Most of the OLE learning activities are conducted in time-tabled lessons (e.g. PE lessons, Music lessons, Class teacher periods and assemblies etc) while some schools, apart from offering OLE programmes for the whole school, also offer enrichment programmes such as various extra-curricular activities so that students could make their own choices according to their interests.
(to top )

 

Areas of OLE

Q11: How could we ensure students to have a balanced development in the five areas of OLE according to the new modification (10–15%) of lesson time arrangement?

A11: When planning for the school-based OLE, the school leaders and teachers should make reference to the seven guiding principles in Booklet 5A of the Senior Secondary Curriculum Guide (SSCG), in particular the principles of student-focused and student opportunities, and build on their existing strengths as well as cater for the needs of their schools and students. Schools should bear in mind to provide students with a broad and balanced curriculum in order not to neglect any one of the five OLE areas. (to top )

Q12: Could KLA's activities be counted as Other Learning Experiences?

A12: Some KLA's extended activities could be counted as OLE depending on the content and purpose of those activities. Another consideration is whether those activities are able to meet the expected outcomes of the five components of OLE. The expected outcomes of OLE are to build up students’ life-long learning capacities so they are able to:
- become active, informed and responsible citizens;
-
develop respect for plural values (including art appreciation);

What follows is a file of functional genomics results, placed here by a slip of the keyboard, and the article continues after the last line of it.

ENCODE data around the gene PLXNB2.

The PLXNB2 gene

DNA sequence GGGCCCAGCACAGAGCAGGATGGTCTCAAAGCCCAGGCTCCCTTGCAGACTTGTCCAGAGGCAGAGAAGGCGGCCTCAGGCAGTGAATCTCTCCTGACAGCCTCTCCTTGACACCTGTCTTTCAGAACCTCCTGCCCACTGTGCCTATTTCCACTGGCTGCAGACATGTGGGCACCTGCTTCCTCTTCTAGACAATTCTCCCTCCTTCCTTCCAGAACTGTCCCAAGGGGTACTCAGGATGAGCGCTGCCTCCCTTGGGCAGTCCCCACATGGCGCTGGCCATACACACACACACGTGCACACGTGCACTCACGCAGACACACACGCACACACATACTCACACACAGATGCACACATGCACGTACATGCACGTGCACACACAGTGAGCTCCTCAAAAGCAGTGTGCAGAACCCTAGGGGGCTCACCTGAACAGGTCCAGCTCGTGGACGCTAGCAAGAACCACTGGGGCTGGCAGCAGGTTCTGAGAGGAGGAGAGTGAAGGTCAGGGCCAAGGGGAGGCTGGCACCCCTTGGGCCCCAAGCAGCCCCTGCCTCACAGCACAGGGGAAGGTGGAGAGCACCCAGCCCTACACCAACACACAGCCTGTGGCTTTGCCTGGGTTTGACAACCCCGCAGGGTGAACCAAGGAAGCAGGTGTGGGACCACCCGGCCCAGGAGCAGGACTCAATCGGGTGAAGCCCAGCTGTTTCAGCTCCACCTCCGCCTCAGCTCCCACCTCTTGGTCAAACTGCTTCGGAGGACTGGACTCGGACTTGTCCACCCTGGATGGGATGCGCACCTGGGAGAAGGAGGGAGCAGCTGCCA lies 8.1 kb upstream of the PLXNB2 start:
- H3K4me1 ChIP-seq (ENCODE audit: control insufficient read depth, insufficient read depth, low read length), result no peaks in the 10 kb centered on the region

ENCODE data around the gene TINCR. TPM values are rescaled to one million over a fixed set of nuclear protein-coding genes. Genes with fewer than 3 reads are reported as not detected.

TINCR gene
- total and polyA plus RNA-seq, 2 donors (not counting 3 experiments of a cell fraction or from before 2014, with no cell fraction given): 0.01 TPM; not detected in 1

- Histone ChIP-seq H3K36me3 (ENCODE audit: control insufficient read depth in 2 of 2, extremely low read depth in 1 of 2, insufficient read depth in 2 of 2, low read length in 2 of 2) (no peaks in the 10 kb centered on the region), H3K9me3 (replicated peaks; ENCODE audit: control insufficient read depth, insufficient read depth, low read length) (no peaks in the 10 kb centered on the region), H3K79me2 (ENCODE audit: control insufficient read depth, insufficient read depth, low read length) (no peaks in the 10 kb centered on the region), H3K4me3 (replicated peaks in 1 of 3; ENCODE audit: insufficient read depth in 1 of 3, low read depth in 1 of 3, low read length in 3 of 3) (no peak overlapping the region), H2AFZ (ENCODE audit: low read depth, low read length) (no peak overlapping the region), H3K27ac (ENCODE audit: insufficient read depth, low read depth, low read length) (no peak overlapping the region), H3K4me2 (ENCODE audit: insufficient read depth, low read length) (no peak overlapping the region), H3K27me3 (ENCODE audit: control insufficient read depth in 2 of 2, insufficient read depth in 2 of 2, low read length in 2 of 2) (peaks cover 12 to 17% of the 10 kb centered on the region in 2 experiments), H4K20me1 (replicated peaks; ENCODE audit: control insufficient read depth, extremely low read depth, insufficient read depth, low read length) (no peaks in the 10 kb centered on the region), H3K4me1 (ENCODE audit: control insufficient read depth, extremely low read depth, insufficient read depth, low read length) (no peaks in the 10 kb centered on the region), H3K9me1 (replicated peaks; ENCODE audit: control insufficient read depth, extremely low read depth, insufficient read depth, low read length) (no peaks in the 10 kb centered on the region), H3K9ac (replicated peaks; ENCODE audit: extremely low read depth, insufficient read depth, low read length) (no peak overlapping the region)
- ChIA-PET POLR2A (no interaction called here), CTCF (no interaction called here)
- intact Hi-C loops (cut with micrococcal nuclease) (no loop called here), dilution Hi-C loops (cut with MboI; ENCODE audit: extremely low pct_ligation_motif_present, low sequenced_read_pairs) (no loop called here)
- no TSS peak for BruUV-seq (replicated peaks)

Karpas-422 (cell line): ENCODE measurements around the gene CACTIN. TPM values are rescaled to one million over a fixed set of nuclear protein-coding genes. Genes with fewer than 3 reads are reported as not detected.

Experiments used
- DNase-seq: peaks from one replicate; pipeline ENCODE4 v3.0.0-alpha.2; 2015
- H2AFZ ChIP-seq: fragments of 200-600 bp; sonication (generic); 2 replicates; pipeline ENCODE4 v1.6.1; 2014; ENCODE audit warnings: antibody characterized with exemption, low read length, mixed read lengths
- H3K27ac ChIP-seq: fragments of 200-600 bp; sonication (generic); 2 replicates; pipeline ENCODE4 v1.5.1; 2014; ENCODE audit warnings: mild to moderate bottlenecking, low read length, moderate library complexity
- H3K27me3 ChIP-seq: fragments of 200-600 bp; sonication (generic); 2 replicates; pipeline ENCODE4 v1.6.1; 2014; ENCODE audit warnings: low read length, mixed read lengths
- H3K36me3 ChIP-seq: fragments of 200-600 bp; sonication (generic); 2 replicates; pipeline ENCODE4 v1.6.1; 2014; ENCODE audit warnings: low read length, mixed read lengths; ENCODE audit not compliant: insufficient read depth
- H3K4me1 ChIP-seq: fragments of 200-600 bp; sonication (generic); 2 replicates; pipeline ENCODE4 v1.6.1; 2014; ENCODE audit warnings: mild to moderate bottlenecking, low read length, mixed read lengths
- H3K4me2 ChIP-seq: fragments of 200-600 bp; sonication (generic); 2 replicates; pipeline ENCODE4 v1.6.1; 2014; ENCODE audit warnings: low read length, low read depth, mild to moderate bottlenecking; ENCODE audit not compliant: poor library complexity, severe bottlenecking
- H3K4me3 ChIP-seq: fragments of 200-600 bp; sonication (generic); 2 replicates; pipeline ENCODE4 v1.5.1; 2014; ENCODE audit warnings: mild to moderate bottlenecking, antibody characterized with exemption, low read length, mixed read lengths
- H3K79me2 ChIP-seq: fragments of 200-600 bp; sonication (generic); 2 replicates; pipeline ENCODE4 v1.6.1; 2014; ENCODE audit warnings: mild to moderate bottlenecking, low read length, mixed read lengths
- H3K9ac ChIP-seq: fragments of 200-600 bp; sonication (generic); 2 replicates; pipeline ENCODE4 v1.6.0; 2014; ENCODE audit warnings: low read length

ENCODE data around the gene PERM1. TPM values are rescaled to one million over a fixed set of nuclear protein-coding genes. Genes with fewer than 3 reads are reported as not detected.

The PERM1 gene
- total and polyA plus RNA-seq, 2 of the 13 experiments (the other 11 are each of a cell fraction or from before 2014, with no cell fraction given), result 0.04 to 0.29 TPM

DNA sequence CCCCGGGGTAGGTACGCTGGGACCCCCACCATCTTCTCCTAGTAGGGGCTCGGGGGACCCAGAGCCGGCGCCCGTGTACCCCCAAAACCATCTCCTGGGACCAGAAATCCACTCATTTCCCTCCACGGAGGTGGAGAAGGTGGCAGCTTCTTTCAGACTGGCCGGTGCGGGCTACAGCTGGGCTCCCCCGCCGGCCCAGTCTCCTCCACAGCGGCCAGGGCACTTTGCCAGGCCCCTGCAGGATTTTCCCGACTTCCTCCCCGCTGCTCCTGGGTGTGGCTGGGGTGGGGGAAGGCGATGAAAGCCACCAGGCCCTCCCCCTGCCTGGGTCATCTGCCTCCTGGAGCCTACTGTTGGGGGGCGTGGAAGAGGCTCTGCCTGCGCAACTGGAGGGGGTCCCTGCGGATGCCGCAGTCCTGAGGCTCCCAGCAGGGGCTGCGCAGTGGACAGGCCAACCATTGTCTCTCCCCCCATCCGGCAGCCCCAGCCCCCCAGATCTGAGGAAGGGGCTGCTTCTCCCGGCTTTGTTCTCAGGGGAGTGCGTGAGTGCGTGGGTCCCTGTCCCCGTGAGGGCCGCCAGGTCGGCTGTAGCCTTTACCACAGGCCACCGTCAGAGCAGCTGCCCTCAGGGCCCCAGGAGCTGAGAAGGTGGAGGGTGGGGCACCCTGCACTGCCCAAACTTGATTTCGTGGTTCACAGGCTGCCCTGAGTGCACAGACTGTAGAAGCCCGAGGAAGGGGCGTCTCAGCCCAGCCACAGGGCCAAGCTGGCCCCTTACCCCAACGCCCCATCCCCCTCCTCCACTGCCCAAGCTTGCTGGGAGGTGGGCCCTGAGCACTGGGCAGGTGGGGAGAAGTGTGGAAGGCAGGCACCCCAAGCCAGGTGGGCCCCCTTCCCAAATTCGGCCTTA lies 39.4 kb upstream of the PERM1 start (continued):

- adopt a healthy living lifestyle; and
-
enhance career aspirations and positive work ethics.

However, activities involving School-based Assessment (SBA) should not be counted as OLE. Upon their professional judgment, teachers should organise suitable and meaningful OLE programmes or activities for their students in order to nurture a balanced development in the five essential Chinese virtues “Ethics, Intellect, Physique, Social Skills and Aesthetics”. After all, it is the quality of these experiences that really matters when enhancing whole-person development among students. (to top )

Q13: Could the study of ApL, elective PE and AE, and Ethics and Religious Studies be regarded as some of the components of OLE?

A13: Yes. When students take Ethics and Religious Studies, Physical Education, subjects of Arts education as elective subjects and /or ApL, the learning experiences could be counted as the respective OLE components provided that the knowledge & skills, (cognitive), values & attitudes (the affective) are taken care of.

For example, if a student takes Ethics and Religious Studies as an elective subject, the student has already satisfied one of the required components, the Moral & Civic Education, of OLE. The student may wish to spend more time on other components of OLE. (to top )

Q14: Are service opportunities at school recognised as community service?

A14: The purposes of community service are to enable students to acquire some experiences of serving others and to nurture their sense of responsibility. The school itself is a community. To achieve the same objectives, schools may provide students with in-school service opportunities or offer them the chances to serve primary schools and kindergartens in their own district. However, ideal community service in senior secondary levels should not be confined to school environment. It can be expanded beyond school contexts, if appropriate, for building up sustainable life-long capacities among students to serve in their community after schooling. (to top )

Q15: If a student participates in an activity that is not organised by school (e.g. private piano tuition), could it be recognised as OLE?